In excised leaf segments to varying concentrations of Pb had small negative effect on the amount of total soluble protein although there was no correlation between Pb concentration and the decrease (Table 4). On the other hand total organic nitrogen in leaf segments increased with Pb supply except for 0.01 and 1.0 mM, where there was no effect. Supply of Pb to intact seedlings had a small promontory effect on leaf protein. With the exception of 0.5 mM where there was a small decline. The total organic nitrogen was generally unaffected except for 1.0 mM where a slight drop was noticed.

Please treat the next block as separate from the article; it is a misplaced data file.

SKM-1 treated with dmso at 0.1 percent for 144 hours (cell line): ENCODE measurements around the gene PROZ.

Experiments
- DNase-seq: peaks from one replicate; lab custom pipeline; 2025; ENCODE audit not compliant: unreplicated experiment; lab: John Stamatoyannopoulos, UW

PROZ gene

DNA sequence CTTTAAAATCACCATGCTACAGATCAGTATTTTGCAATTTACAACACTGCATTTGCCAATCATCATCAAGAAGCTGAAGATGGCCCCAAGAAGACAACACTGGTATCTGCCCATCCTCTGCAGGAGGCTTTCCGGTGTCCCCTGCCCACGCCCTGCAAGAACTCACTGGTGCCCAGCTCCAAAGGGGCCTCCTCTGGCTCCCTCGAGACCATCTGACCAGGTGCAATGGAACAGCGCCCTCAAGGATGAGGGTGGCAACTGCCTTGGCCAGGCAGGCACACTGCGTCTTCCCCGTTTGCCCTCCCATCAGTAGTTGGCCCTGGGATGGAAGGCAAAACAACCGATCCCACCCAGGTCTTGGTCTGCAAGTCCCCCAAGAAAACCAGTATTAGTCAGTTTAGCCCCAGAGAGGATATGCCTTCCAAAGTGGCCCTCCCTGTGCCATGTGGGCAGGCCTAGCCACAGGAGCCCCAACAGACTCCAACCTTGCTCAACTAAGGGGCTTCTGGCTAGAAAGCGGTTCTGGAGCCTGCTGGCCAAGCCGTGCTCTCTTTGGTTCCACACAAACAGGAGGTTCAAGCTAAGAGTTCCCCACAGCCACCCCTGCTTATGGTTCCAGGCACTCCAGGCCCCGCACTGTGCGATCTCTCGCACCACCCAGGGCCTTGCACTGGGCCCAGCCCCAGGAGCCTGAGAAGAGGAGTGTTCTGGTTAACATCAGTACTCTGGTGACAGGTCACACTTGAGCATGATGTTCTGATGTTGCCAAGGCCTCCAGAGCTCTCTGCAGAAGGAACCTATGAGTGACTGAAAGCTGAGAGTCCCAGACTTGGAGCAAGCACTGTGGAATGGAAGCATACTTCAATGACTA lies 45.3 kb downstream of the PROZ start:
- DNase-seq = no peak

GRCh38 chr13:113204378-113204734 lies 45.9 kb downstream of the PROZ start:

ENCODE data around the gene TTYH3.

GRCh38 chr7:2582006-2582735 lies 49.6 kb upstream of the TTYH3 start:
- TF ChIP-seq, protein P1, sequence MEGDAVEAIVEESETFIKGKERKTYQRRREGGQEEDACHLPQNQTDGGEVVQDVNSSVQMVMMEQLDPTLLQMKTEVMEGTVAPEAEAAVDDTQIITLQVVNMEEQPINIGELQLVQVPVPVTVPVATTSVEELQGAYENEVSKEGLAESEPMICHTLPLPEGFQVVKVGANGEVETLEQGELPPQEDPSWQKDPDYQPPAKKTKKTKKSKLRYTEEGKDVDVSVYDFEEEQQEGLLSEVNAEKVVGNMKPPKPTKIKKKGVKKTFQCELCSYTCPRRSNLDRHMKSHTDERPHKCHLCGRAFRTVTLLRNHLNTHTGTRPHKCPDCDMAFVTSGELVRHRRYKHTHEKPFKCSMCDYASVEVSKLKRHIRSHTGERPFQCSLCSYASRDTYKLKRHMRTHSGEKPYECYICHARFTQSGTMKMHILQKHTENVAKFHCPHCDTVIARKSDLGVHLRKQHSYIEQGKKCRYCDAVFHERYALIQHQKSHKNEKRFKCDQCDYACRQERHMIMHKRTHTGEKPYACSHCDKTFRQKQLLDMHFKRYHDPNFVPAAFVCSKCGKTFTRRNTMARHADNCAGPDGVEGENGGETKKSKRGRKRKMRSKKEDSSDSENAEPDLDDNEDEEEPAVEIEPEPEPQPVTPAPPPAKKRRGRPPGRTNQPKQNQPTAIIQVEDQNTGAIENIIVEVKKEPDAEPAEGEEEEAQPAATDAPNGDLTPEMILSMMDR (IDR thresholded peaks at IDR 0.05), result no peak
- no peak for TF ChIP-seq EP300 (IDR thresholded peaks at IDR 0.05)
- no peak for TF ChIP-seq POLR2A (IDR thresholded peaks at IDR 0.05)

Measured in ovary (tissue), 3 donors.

In the present study relatively, higher concentration of lead inhibited both seed germination and seedling growth. Earlier heavy metals inhibited seed germination and seedling growth has been reported in maize (Seregin et al., 2004; Stiborova et al., 1987; Vojtechova and Leblova, 1991) and bajra (Prassad and Prassad, 1987). Early seedling growth is also inhibited in rice (Verma and Dubey, 2003; Yang et al., 2000), corn plants (Tung and Temple, 1996; Tu Shu and Brouillette, 1987). Spruce (Vodnik et al., 1999), Barley (Stiborova et al., 1987), tomato and egg plant (Khan and Khan, 1983). Root elongation, stem elongation, leaf elongation and leaf expansion were inhibited by Pb in Alium species and Barley (Juwarkar and Shende, 1986). Variable effect of lead on plant growth have been observed by various workers. Inhibition in fresh weight, dry weight and length of root and shoot of Sesamum indicum Cv. HT-I (Kumar et al., 1992), maize (Iqbal and Mushtaq, 1987) have been observed. These inhibitory effects of lead on growth and biomass accumulation are possibly a consequence of its effect on metabolic processes of plant (Thapa et al., 1988; Van Assche and Clijsters, 1990).